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Fleet Management in the Time of Coronavirus

Fleet Management in the Time of Coronavirus

blue semi truck next to covid germs being crossed out

For months we’ve been watching the crisis unfold and responding to changing conditions and unprecedented challenges. It’s hard to say that the dust has settled or that things have calmed down—after all, tens of thousands of people become infected every day and thousands succumb to the virus. But statistics suggest that we’ve reached a plateau and that it’s time to begin thinking about what comes next.

Throughout it all, the trucking industry has been central to the efforts to mitigate the spread and care for those who’ve become ill. We’ve moved vital medical supplies to where they are needed most and kept store shelves stocked with essential commodities. As the discussion turns to how and when the economy will begin to open back up, it makes sense to take stock of the opportunities and challenges that confront small- and mid-sized fleets.

Whatever comes next, staying healthy will be the most important and most challenging task facing fleet managers. We will continue to struggle with the difficulties that arise as we try to keep drivers, technicians, and administrative staff healthy while they get the job done for our customers. At the same time, we will have to find new ways to do more with less as we safeguard the health of our businesses in these uncertain financial times.

There is no roadmap for the territory that we’re rolling into. The great recession of 2008 had different causes and effects than the current situation. The last time that we faced a global pandemic of this magnitude, the trucking industry was still in its infancy. Every fleet will have to make decisions about how to proceed in a way that is right for their team and customers but some common elements should be on every fleet manager’s mind as we feel our way forward.

There are five elements that we think are vital to navigating the uncertainties and challenges that we’ll encounter on the road ahead. Fleet managers that inform their decisions with insights from each of these areas will be able to identify opportunities and overcome obstacles so that their fleets emerge from the current situation stronger and poised to prosper. They are:

  • Human  Resources
  • Global Supply Chain
  • Financing
  • Critical Assets
  • Connections and Partnerships

5 Keys to Triangulating Your Position During COVID-19

Where your business is at right now and what the last month or so has been like for your team depends a lot on how your business worked before the country began shutting down to mitigate the spread of the virus. If your team worked for clients in industries that have been deemed essential, then you’ve probably been struggling to respond to a sharp increase in demand. If your fleet’s focus was on parts of the economy like retail or construction then you’ve had to shift to finding work for your team.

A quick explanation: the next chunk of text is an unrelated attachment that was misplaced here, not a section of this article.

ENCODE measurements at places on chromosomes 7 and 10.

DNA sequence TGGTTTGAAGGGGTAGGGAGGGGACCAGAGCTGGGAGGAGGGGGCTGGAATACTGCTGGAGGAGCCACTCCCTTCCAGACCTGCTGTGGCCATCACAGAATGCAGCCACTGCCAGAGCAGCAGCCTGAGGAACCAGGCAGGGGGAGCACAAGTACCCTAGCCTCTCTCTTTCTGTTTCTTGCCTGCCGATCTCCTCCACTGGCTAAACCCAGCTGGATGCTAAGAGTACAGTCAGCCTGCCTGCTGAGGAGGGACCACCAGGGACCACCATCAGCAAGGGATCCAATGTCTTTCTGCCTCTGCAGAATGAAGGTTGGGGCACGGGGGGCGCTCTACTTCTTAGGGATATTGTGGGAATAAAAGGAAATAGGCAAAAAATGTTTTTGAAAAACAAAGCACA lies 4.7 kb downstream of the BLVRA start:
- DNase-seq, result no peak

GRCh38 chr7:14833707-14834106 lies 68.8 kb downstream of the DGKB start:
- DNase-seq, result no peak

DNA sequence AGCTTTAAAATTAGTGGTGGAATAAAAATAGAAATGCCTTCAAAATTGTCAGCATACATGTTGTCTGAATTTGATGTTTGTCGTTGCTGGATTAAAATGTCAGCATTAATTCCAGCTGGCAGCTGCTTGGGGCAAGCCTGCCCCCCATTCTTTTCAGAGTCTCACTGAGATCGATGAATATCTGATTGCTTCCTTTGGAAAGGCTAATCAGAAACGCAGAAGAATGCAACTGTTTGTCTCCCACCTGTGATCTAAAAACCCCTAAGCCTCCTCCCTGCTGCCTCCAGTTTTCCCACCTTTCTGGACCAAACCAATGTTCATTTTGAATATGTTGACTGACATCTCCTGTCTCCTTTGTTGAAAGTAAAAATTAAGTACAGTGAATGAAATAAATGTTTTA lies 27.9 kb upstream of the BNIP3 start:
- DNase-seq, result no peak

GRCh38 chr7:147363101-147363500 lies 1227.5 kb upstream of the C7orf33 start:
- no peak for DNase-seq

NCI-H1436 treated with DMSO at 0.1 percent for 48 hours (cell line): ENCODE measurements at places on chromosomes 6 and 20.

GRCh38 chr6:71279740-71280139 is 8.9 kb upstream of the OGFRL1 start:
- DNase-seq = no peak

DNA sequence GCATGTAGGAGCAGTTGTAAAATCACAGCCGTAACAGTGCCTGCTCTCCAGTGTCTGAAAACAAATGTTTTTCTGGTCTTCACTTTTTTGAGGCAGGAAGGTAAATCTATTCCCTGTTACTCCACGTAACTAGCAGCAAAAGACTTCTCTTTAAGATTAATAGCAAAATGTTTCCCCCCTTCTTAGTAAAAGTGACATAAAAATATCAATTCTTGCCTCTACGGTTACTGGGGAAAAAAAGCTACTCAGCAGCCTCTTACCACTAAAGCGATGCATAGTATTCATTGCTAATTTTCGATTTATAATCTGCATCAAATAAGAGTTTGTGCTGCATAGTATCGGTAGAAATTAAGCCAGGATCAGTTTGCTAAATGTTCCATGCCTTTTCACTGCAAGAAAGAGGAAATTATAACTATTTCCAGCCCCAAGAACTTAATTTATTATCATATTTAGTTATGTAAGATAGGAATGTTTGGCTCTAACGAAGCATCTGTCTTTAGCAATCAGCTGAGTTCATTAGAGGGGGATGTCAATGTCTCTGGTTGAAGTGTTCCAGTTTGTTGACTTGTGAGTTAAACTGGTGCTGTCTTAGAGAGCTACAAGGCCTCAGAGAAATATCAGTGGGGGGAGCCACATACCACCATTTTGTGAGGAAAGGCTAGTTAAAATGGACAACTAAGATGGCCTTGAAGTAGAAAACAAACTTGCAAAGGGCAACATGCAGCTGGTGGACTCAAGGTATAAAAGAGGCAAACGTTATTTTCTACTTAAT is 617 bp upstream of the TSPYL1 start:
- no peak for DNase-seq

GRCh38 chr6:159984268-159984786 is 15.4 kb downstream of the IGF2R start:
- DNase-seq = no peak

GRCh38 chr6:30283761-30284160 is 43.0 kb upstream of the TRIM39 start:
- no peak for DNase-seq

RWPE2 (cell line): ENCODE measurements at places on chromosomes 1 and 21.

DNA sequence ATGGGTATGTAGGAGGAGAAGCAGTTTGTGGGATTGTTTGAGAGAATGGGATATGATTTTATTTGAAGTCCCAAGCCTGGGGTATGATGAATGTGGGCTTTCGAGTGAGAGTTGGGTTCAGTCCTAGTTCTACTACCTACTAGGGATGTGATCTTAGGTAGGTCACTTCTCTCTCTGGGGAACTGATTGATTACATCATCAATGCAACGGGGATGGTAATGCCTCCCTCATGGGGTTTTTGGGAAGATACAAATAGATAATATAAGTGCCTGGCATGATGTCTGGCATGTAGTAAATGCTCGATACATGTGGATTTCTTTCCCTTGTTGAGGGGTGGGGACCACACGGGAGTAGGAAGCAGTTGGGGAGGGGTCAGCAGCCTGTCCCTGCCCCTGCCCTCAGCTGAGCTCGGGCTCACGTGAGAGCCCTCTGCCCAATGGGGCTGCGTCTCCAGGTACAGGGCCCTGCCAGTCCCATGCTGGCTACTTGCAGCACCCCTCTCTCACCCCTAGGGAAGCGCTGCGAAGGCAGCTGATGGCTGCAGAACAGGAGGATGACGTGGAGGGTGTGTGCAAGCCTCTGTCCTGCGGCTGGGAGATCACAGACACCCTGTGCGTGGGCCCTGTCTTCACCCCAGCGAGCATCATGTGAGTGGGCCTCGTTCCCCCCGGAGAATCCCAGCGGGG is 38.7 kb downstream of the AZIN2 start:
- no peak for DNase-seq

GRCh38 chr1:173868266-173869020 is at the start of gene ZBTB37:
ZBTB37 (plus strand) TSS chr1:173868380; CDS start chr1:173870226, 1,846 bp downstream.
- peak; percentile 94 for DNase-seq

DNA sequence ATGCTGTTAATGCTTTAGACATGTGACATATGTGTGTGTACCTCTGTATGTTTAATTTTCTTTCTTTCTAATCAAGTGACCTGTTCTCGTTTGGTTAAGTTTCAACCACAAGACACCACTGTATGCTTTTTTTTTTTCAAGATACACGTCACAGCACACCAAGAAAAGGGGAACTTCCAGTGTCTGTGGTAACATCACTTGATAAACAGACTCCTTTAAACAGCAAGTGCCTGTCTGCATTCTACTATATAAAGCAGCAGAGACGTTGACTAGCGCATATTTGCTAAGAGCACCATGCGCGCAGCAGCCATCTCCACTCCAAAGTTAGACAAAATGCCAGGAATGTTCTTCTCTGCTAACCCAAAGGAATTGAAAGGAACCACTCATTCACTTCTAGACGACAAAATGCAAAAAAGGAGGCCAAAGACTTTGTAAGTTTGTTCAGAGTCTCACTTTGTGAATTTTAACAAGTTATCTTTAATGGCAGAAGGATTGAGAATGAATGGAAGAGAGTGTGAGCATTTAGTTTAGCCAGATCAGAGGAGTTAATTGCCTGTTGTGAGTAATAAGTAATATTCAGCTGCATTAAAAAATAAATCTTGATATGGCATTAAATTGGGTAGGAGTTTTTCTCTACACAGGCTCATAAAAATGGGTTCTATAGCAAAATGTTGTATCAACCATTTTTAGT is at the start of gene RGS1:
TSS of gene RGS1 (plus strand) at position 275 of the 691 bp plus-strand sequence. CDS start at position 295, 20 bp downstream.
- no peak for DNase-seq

In times of uncertainty and upheaval, it helps to find a solid foundation—to break things down to whatever you can count on and build your plans from there. We know that trucking will continue to play a central role in the response to this crisis in every phase that we move through to get back to normal. We know that small- and mid-sized fleets that seize opportunities and avoid pitfalls can emerge from this period in better shape than they were in when it began—bigger, stronger, smarter, and battle-tested.

One of our favorite sayings at FleetPal is: “Those that ‘stay ready’ don’t need to ‘get ready’”. We help fleets manage their preventive maintenance programs and connect with service providers so that they’re always ready to go and ready to deal with anything that comes up when they’re out on the road. We think that small- and mid-sized fleets can apply the same approach to scanning the horizon and finding the best path through the challenges that lie ahead.

Human Resources

The first rule for any business is that you need to take care of your people. The fact that the challenges we are facing are caused by a potentially fatal virus only serves to underscore the importance of putting your team first. There are jobs within the trucking industry that can be done from home if your fleet has the right tools in place but technicians can’t maintain your tractors and trailers over Zoom and drivers have to go to all of the places that the rest of us have been told to avoid as much as possible.

Can the drivers in your fleet communicate with the rest of your team to make sure that the repairs and maintenance their trucks need will get done? Can you and your staff monitor and coordinate the work while working from home offices? Can your maintenance staff communicate with each other to respond to the fleet’s needs in the safest and smartest way possible?

Taking care of your people while tackling the essential tasks of running a fleet is a big challenge for fleet managers. Getting it done right is the best way to take care of the team members who work out of your hub. But taking care of drivers is a separate challenge. Do they have the information they need to stay safe out on the road? Can they share information with you and with each other to make sure the team gets smarter and better over time?

Global Supply Chain

It’s hard to predict what the rest of the year will look like from a macroeconomic perspective. We live in a world that is defined by global supply chains and so a return to normal depends on more than just a return to normal here. Some Asian markets are beginning to resume operations as their countries emerge from months of quarantine aimed at mitigation. At the same time, there are countries that play vital roles in both the supply side and the demand side of the global economy that are struggling.